From today’s New York Times, news of new thinking to help the poor. The concept is simple – encourage poor families get out of poverty using financial incentives to get them to do the things that will help in the process.
Under the program, which is based on a similar effort in Mexico, parents would receive payments every two months for family members meeting any of a series of criteria. The payments could range from $25 for exemplary attendance in elementary school to $300 for a high score on an important exam, city officials said.
…To be eligible, families must have at least one child entering fourth, seventh or ninth grade and a household income of 130 percent or less of the federal poverty level, which equals roughly $20,000 for a single parent with two children.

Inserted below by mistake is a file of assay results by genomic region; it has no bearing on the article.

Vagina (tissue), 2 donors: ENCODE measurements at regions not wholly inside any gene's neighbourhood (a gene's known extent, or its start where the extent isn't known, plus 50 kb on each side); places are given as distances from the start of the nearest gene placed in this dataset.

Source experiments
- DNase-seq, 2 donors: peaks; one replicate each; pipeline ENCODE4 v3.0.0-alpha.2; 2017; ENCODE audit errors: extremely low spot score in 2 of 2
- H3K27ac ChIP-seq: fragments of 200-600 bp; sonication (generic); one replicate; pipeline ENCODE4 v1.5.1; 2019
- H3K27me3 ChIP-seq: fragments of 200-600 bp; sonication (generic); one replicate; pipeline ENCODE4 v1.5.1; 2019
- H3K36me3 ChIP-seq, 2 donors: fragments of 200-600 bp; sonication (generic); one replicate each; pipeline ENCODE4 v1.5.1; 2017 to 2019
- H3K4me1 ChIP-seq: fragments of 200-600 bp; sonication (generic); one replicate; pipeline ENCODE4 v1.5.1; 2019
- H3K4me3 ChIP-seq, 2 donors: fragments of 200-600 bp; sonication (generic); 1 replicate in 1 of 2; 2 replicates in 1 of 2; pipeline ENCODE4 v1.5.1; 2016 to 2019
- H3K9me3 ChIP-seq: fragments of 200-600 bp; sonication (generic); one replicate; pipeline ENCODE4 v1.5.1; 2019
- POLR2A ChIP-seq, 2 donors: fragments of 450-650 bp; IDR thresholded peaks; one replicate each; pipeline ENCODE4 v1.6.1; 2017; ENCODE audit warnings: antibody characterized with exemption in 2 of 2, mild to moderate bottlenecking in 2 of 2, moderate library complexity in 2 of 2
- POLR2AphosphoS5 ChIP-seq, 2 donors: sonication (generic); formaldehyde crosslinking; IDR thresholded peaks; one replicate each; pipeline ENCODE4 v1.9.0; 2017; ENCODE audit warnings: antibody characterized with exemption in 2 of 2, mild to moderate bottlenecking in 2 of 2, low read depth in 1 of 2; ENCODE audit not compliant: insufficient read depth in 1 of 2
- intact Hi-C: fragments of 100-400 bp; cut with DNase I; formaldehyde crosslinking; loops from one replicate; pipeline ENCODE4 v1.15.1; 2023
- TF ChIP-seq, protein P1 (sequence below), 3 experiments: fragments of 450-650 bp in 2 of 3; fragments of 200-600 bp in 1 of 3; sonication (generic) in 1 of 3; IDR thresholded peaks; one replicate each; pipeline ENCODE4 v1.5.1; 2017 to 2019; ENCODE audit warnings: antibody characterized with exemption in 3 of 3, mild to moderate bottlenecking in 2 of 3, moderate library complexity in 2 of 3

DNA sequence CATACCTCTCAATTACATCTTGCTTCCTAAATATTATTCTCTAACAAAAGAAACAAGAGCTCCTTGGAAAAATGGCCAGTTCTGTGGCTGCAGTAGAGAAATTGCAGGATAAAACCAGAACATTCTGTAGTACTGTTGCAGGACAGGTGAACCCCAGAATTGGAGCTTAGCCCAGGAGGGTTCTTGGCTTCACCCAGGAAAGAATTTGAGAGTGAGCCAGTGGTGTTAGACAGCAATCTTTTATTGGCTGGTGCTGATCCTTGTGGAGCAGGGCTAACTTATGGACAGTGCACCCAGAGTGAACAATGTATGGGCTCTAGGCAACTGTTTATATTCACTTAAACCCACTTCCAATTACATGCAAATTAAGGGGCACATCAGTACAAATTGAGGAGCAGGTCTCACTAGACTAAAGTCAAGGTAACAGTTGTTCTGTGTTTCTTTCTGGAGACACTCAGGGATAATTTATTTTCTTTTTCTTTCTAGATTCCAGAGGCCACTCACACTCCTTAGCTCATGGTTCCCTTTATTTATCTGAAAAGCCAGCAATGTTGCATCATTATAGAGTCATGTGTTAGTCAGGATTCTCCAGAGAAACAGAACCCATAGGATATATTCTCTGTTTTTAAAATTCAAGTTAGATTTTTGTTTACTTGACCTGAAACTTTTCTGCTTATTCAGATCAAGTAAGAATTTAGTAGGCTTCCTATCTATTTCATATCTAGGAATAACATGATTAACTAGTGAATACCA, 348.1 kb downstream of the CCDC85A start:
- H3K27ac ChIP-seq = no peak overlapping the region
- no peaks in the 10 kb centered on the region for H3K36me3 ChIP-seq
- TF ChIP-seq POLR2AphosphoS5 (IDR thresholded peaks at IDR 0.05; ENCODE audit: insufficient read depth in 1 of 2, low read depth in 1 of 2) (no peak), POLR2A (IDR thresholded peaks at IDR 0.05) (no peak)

Interestingly, the funding for this pilot program is coming from private and not from public sources.
Likening the payments, known as conditional cash transfers, to tax incentives that steer people of greater means toward property ownership, Mr. Bloomberg said that the approach was intended to help struggling families who often focus on basic daily survival make better long-term decisions and break generational cycles of poverty and dependence.
“In the private sector, financial incentives encourage actions that are good for the company: working harder, hitting sales targets or landing more clients,” the mayor said in an announcement at a health services center in Brownsville, Brooklyn.
“In the public sector, we believe that financial incentives will encourage actions that are good for the city and its families: higher attendance in schools, more parental involvement in education and better career skills.”
Is this controversial? Yes. Is it guaranteed to work? No. But it is worth doing at every level. Let’s have lots of very controversial programs to help the poor. Let’s start arguments and disagreements. Why? People pay attention to arguments and if arguments are the only way to draw attention to the poor, let’s have bunches of them.